Timber Circles – Durrington Walls North Circle Digital Model.

Durrington Walls timber structure (north). Looking towards the southern circle, with Woodhenge in the distance.

Durrington Walls timber structure (north). Looking towards the southern circle, with Woodhenge in the distance.

For more recent information about Durrington Walls, see Bluestonehenge – Oval or Round?

Text from the Wiltshire Sites and Monuments Record and regards the Durrington Walls site in general.

Update pending – follow DD on FacebookTwitter and Google + to keep abreast.

Double entranced henge enclosure which excavation dated to the Late Neolithic. A number of features have been identified in the interior including buildings and a midden.

A) Excavations, 1966-68, in advance of A345 found 2 circular timber structures of several phases associated with grooved ware & C14 dates 2050 +/- 90 to 1810+/-148bc. ( the Southern and Northern Circles). Areas of rammed chalk sealing ramps for the large postholes were revealed.

B) Aerial photographic & Geophysical evidence for further internal features. (Damaged by the construction of The Married Officers’ Quarters on Larkhill.)

C) A magnetometer survey was carried out in 1996 and this was followed up by a contour survey and a programme of coring outside the south eastern entrance. The geophysical anomalies on either side of the entrance were identified as the result of burnt deposits which post-date the bank. There is also a buried soil which survives beneath the bank and across the entrance.

D) Replacement of two gateposts during 2003 within the monument revealed deep colluvial deposits at the bottom of the coombe, and another set to the north of the henge produced no archaeological evidence.

E) A geophysical survey conducted in 2003 revealed the massive henge ditch as a weak but well-defined broad curvilinear anomaly up to 15m in width, showing distinct variation in width or ‘scalloping’ around the circuit. The magnetic response from the section of ditch south-west of the entrance may be a sign of possible re-cutting of the ditch circuit. The henge ditch deviates from it line at a curiviliner anomaly that perhaps represents either a much wider original entrance or the starting point for the construction of the henge bank. Numerous probable archaeological features are detectable by weak magnetic responses within the henge enclosure and adjacent to the entrances.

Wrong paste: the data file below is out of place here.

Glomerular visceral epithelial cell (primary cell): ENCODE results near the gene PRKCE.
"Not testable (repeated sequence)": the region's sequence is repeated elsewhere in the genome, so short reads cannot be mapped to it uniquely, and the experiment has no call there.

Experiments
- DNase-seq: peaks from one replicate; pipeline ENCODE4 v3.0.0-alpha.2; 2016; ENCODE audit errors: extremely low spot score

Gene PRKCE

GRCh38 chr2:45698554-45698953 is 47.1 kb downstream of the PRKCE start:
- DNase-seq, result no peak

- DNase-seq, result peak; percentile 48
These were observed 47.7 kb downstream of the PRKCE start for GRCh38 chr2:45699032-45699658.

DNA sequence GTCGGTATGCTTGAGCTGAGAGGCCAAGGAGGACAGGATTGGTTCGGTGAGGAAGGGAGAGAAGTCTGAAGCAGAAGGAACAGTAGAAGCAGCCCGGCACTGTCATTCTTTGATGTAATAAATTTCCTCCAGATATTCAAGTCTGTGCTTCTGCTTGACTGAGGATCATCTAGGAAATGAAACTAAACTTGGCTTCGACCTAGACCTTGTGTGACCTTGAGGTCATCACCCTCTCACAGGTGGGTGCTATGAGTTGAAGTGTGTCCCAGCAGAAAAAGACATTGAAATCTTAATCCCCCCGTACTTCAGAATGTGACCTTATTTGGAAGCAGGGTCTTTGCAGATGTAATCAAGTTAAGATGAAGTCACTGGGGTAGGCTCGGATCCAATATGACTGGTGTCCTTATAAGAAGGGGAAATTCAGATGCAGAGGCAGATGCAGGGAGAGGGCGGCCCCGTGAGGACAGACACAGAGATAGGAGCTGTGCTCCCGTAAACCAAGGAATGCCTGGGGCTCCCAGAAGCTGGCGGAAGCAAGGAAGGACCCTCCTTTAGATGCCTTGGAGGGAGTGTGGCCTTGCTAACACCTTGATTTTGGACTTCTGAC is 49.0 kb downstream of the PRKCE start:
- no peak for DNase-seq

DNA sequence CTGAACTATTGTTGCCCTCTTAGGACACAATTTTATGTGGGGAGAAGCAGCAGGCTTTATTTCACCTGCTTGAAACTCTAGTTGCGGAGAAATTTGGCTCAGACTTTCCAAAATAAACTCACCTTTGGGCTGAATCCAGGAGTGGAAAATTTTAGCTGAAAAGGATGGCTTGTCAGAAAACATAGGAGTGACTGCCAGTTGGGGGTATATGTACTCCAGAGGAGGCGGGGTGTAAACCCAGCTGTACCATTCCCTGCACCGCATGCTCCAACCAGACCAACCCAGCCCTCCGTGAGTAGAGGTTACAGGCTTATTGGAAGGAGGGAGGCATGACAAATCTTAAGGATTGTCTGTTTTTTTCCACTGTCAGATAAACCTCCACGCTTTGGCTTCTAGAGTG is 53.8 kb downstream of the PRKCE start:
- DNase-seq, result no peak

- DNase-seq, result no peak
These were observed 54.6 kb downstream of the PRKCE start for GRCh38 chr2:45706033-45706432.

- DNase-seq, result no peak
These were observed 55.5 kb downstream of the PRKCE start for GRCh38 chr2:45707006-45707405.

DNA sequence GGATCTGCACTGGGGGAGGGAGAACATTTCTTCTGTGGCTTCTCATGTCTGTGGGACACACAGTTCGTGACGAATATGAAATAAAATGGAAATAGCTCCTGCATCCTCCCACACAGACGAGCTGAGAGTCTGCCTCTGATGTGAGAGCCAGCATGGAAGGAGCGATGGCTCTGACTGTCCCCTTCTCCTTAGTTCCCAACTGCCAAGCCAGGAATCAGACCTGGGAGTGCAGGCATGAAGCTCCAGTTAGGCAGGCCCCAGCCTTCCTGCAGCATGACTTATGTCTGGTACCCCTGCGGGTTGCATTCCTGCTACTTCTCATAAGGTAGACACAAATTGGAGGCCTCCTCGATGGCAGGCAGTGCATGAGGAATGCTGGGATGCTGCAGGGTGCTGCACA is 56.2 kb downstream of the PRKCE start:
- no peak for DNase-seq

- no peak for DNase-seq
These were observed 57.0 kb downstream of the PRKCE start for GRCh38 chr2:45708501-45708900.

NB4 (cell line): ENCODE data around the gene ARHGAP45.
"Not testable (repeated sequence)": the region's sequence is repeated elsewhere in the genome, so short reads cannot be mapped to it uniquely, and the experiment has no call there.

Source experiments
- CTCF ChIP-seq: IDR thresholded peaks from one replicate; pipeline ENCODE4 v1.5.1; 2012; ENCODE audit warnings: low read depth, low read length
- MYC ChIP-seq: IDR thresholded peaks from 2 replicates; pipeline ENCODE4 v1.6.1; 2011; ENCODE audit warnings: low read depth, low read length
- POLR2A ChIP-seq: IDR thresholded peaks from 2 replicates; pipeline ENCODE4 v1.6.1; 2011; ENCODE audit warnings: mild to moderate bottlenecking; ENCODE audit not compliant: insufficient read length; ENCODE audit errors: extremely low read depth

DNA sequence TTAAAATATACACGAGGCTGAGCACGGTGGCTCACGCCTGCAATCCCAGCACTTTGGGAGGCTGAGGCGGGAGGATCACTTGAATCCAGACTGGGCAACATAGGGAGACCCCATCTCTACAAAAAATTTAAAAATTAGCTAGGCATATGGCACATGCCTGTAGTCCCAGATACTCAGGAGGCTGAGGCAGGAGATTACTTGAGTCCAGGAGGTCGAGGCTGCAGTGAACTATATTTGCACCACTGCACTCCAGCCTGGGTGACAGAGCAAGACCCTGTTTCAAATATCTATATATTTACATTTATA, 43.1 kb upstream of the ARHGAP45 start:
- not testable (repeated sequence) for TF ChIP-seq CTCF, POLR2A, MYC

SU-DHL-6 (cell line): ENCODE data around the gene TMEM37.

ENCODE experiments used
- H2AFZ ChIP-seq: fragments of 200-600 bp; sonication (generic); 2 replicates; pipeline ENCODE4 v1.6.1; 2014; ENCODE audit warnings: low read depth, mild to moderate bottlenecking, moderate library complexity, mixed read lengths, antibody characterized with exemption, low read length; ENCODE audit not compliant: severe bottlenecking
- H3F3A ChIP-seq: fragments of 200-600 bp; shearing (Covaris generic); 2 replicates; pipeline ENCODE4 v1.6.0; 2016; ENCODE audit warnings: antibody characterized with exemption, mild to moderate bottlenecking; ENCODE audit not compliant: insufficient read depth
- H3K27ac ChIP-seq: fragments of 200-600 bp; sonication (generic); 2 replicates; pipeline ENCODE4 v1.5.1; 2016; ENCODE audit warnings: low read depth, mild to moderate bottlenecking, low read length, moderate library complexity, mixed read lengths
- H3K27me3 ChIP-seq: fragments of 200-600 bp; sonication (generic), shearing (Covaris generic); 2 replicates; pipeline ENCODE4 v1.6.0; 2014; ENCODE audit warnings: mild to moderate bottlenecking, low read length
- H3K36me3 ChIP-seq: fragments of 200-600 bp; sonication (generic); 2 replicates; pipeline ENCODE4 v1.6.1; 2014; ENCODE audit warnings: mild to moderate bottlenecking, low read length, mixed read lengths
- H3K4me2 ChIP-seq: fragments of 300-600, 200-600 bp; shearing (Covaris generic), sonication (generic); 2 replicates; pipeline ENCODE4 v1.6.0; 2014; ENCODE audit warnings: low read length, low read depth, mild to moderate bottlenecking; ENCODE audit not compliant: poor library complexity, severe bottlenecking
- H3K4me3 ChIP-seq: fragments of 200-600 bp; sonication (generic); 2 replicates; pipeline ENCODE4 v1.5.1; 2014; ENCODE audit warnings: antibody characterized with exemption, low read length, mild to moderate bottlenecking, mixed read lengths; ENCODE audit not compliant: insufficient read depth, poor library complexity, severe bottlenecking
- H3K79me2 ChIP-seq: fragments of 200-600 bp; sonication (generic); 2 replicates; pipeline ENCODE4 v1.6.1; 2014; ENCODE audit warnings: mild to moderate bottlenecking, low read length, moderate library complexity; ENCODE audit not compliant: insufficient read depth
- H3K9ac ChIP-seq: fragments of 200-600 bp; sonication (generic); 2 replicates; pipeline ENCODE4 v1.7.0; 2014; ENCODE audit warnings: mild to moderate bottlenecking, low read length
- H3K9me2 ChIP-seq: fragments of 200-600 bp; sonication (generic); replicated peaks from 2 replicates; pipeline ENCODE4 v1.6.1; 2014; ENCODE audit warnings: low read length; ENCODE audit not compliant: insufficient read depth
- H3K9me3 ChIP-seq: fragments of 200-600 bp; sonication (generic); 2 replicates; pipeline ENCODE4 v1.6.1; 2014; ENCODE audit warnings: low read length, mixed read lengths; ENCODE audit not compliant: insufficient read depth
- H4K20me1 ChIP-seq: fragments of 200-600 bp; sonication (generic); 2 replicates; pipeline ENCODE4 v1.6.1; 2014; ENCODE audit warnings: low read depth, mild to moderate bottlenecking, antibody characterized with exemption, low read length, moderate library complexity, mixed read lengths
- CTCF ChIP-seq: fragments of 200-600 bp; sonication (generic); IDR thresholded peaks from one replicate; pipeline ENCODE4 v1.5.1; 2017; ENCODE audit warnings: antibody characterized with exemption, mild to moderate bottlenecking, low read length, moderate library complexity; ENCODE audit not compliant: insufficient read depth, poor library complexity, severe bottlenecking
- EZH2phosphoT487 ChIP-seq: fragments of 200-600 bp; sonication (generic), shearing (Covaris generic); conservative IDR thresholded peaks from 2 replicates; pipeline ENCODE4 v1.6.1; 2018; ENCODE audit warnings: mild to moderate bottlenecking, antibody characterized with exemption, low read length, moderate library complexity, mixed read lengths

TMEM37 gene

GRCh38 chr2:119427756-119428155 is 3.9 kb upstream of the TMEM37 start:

F) Late Neolithic metalled road or Avenue with a gully and external bank was revealed in 2005-6 (See also SU14SE132 & 133) A large midden in which part of a house is built. This house was 2m across on a SE-NW axis. The midden extended over 20m to the north, and was 10m in diameter. It was full of pig and cattle bones as well as flint flakes, scrapers and arrowheads. Finds include a chalk plaque together with fragments of another one. An antler cache was recovered from within the north baulk of a pit on the northern edge of the midden.

NE of the midden was a huge post hole with a ramp on its north side. A narrow and shallow ditch running east-west and curving northwards was cut into the buried ground surface. It is interpreted as a demarcation ditch. South of it a layer of carbonised branches lay on top of the nothern edge of a midden composed of several layers of loam and wood ash. The existence of midden layers in two sections beneath the bank raises the possibility that large scale activities at Durrington Walls may have pre-dated the construction of the henge by a decade or even centuries.

The Durrington Avenue and the Southern circle were the main componants of a ceremonial complex, later encircled by the henge bank and ditch. The Southern Circle does not appear to have had a western entrance opposite the entrance identified by Wainwright, and even that it may have been incomplete. A tree throw was uncovered beneath the buried soil. The large tree had blown down before the formation of the Neolithic soil. The date that the tree fell must pre-date the Neolithic and probably post-dates the end to the Pleistocene.

Millennia after the tree fall, a vertically-sided pit c1m deep was dug, and recut several times. The third recut was a shallow bowl shaped pit that was soon filled with large blocks of deep-quarried chalk. This fill contained an antler burr and large sherds of pottery. A Geoarchaeological study revealed soil evidence of a long established grassland environment by the 3rd millenium BC.

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